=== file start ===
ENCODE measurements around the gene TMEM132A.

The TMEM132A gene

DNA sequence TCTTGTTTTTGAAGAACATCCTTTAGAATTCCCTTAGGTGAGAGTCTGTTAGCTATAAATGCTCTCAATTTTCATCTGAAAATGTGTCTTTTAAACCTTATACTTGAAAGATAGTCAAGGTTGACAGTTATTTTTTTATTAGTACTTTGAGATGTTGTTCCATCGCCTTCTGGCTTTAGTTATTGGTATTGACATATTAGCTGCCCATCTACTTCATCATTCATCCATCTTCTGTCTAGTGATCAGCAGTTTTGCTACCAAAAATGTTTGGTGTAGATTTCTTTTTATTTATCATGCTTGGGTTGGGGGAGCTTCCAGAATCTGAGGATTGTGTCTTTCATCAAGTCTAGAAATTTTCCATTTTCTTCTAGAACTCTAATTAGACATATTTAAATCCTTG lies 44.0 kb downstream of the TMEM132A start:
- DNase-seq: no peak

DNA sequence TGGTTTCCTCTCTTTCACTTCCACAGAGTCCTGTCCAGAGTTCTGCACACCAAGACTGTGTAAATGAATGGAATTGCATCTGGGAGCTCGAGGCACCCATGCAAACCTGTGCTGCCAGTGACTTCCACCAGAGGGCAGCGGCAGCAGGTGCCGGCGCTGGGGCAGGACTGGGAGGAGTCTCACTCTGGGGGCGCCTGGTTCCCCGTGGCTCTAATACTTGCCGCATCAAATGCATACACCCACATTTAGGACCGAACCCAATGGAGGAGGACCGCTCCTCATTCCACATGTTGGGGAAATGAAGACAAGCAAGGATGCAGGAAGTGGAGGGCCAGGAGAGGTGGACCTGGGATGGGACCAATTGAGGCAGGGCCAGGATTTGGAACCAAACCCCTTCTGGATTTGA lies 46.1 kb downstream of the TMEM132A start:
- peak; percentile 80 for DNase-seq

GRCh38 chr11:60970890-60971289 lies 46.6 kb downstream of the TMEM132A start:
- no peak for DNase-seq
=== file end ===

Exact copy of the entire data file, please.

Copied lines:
ENCODE measurements around the gene TMEM132A.

The TMEM132A gene

DNA sequence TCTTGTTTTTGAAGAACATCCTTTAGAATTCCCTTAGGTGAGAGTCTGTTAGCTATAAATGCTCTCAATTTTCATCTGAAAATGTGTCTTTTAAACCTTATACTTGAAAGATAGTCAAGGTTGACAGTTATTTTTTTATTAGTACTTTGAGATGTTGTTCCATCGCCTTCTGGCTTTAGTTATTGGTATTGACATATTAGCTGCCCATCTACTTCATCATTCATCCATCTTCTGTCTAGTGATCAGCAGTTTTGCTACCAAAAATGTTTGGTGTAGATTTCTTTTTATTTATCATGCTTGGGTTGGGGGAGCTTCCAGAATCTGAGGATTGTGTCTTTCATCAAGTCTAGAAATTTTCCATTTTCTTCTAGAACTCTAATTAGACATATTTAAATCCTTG lies 44.0 kb downstream of the TMEM132A start:
- DNase-seq: no peak

DNA sequence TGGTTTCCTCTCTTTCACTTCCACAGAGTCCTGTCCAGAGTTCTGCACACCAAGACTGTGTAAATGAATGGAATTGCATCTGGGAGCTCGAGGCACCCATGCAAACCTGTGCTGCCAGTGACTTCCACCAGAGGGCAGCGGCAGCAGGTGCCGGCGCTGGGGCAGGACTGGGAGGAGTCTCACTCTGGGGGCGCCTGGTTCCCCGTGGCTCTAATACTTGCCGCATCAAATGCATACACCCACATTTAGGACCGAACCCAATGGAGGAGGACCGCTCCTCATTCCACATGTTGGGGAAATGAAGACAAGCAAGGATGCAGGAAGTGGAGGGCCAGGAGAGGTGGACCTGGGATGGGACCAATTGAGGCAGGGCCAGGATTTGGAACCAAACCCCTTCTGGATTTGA lies 46.1 kb downstream of the TMEM132A start:
- peak; percentile 80 for DNase-seq

GRCh38 chr11:60970890-60971289 lies 46.6 kb downstream of the TMEM132A start:
- no peak for DNase-seq